Confident that there was need for them to do something, Youngkam said, they shared their initial work on Facebook and the response was tremendous. Many former Corriverton residents who now reside overseas have been sponsoring various aspects of the organisation’s work.

She disclosed that they feed about 250 children on the days of the feeding programme which is kept going by the sponsorship received. As to the records of the organisation, she said her son, who is a University of Guyana student, has been doing all the bookkeeping and they also have a few volunteers who assist with the boxing off the meals.

And as to how the children are selected, Youngkam said she visits the schools and asks the teachers to select the children who are in need of the food and the organisation always tries to provide nutritional meals.

“We all do the cooking together, me, my husband, my son and sometimes the volunteers,” she said about the preparation of the meals.

Youngkam said as long as the organisation continues to receive support, it would keep going as she knows the hampers, school material, wheelchairs, meals and all the other assistance they provide is well needed. I wouldn’t stop as long as I get the sponsorship, she said.

“And so far, the sponsorship has been an encouragement as many persons see the need and help,” she said.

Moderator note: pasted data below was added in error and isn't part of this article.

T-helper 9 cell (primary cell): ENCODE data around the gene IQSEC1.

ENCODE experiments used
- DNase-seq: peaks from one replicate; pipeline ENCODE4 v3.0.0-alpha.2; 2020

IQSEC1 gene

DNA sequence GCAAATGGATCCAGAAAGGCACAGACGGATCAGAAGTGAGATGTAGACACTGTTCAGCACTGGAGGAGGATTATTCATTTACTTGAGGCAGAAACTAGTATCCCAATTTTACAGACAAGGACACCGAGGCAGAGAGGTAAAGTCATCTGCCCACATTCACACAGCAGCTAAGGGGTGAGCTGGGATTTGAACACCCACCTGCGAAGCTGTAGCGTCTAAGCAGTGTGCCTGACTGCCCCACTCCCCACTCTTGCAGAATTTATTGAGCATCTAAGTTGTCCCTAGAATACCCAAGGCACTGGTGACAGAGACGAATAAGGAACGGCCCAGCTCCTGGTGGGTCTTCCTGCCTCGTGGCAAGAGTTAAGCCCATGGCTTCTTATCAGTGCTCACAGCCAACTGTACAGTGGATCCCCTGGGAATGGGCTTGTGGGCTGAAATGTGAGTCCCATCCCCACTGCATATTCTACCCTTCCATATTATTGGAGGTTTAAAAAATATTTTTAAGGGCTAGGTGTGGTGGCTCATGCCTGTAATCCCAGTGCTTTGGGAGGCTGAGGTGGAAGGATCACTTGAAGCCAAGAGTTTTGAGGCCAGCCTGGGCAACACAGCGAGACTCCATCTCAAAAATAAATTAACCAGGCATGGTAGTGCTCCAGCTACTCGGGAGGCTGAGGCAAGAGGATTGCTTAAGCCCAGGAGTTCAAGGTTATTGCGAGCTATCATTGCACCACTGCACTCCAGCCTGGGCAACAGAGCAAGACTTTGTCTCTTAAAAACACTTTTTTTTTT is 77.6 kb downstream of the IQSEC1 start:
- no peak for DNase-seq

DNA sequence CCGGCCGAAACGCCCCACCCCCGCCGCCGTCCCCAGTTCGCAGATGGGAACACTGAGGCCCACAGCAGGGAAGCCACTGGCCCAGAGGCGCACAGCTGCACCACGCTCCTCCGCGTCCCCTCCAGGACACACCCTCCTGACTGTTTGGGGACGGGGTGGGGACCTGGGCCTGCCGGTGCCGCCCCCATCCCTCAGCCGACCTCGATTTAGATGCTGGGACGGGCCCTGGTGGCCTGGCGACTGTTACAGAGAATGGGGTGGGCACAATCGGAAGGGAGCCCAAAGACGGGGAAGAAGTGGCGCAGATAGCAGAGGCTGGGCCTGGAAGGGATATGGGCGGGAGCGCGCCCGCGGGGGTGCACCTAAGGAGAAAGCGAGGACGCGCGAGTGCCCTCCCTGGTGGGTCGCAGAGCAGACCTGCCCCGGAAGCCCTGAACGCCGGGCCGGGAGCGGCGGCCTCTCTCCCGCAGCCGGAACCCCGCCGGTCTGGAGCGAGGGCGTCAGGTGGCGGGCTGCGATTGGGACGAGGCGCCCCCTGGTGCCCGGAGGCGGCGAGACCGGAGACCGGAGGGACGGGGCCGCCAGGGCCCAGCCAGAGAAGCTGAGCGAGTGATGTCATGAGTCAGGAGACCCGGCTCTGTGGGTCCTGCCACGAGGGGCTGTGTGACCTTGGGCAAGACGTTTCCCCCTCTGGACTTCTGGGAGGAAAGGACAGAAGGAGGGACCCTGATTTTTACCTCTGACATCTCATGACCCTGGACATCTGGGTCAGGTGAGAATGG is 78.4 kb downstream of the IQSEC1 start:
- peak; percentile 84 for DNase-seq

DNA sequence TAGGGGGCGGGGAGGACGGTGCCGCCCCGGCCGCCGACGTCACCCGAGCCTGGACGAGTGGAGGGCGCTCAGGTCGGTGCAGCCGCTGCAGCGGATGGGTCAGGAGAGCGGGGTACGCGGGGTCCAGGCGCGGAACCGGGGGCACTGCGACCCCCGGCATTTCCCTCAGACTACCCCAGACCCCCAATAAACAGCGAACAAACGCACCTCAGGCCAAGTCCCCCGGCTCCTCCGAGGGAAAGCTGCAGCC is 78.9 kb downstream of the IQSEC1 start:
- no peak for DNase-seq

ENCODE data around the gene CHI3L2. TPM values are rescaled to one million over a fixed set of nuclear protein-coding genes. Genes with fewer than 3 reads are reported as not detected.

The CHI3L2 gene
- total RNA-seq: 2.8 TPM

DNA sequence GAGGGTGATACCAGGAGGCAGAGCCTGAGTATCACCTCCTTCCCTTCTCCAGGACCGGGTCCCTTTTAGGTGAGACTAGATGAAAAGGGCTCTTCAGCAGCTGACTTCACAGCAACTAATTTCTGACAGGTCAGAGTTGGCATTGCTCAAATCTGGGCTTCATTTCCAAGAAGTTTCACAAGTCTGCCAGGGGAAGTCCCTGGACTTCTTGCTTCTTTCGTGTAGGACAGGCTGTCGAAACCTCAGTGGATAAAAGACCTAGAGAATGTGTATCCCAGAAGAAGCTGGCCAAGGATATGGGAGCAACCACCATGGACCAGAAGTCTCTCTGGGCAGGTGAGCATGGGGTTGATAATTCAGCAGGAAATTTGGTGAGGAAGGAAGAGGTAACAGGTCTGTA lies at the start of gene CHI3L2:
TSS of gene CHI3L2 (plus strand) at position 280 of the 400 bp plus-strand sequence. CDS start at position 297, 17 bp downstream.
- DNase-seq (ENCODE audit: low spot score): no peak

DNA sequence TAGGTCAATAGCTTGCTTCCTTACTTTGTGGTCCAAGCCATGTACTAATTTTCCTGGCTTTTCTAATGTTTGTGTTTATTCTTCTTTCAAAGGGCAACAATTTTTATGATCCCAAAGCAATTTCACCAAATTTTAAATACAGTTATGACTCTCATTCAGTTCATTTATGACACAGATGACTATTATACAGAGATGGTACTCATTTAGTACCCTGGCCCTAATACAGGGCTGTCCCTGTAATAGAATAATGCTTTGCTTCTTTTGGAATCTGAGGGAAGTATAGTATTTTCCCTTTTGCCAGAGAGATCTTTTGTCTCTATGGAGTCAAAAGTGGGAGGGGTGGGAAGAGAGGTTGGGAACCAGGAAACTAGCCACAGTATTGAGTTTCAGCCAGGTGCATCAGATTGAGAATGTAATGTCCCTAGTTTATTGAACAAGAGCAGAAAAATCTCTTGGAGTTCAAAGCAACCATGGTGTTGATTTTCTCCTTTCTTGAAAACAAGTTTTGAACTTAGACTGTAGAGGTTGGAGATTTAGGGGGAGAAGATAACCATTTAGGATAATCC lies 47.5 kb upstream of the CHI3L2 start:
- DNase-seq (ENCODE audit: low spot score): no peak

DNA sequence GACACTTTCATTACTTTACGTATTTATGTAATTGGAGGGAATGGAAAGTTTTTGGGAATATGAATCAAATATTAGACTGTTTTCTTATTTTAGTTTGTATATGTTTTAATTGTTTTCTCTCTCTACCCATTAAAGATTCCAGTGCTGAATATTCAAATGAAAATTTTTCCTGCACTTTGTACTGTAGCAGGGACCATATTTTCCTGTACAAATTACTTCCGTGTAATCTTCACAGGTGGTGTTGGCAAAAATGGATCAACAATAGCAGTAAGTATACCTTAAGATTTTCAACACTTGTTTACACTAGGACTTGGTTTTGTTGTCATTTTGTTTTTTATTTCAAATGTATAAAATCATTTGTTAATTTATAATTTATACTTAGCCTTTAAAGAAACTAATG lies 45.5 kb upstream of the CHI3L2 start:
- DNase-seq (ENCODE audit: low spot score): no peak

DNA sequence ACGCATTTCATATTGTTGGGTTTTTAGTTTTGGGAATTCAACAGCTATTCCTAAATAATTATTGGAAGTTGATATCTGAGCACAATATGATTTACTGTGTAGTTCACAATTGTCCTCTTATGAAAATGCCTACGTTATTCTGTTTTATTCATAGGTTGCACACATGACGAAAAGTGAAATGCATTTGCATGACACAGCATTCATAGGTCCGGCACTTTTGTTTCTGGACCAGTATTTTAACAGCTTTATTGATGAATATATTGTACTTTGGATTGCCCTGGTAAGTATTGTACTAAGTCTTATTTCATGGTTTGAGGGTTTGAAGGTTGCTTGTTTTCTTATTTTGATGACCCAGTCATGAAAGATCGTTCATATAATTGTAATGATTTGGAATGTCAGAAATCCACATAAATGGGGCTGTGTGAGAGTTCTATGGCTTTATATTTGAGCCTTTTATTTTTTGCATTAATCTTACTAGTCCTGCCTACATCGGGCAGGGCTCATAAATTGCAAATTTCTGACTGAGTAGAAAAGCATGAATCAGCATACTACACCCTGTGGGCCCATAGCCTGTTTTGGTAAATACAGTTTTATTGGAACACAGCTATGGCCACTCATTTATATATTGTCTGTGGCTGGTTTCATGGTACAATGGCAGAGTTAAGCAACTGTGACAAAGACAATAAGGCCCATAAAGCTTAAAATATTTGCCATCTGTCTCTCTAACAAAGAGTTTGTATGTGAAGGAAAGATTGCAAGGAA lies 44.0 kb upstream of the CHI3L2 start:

Youngkam said she has been a housewife since she married at the age of 20, but she sometimes works with the Guyana Elections Commission and over the years she has always been involved in community work.

While coordinating the activities of the organisation is hard work, she said, she knows the importance of an education and revealed that her parents died while she was a child and she lived with various people who ensured that she completed secondary school.

“So, I want to give other children that opportunity because I know how important it was to me,” she said.

She advises parents to be a refuge for their children and give them the best effort, “because education is what we can only offer them to make them better human beings and they are our future.

“As a mother I made that vow to myself that as long as I can run the programme with the help of the public and the community I would always be on the lookout for other people’s children, to ensure that they are comfortable and go to school,” she said.

She stressed that the organisation does not look at a person’s creed, colour, religion or their political background. It is also not affiliated with any political party and the only requirement for a person to receive assistance is to have a need. “Anyone who approaches, once we have, we help and give of our best,” she added.

Persons desirous of supporting the organisation can make contact via telephone numbers (592) 622-4528 or (592) 339-2208.

………..   SOURCE
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Comments

  • Trevor  On September 10, 2019 at 5:19 pm

    The man and his wife are doing a good thing, but when will the oil monies turn us into “Arabian millionaires”?

    It only shows that those sensationalist pieces from WSJ, Washington Posts, Bloomberg and other elite editorials are only referring to the top 1% in Guyana, the Fernandes, Correias, Brasses, the unknown Hong Kong and India-Asia nationals who own the 8 storey buildings across GT, and the politically connected.

    The WSJ and Bloomberg paint a rosy picture of how we will become the richest country in the world, but private citizens, a man and his wife have to feed these children.

    More must be done to fund the school feeding program.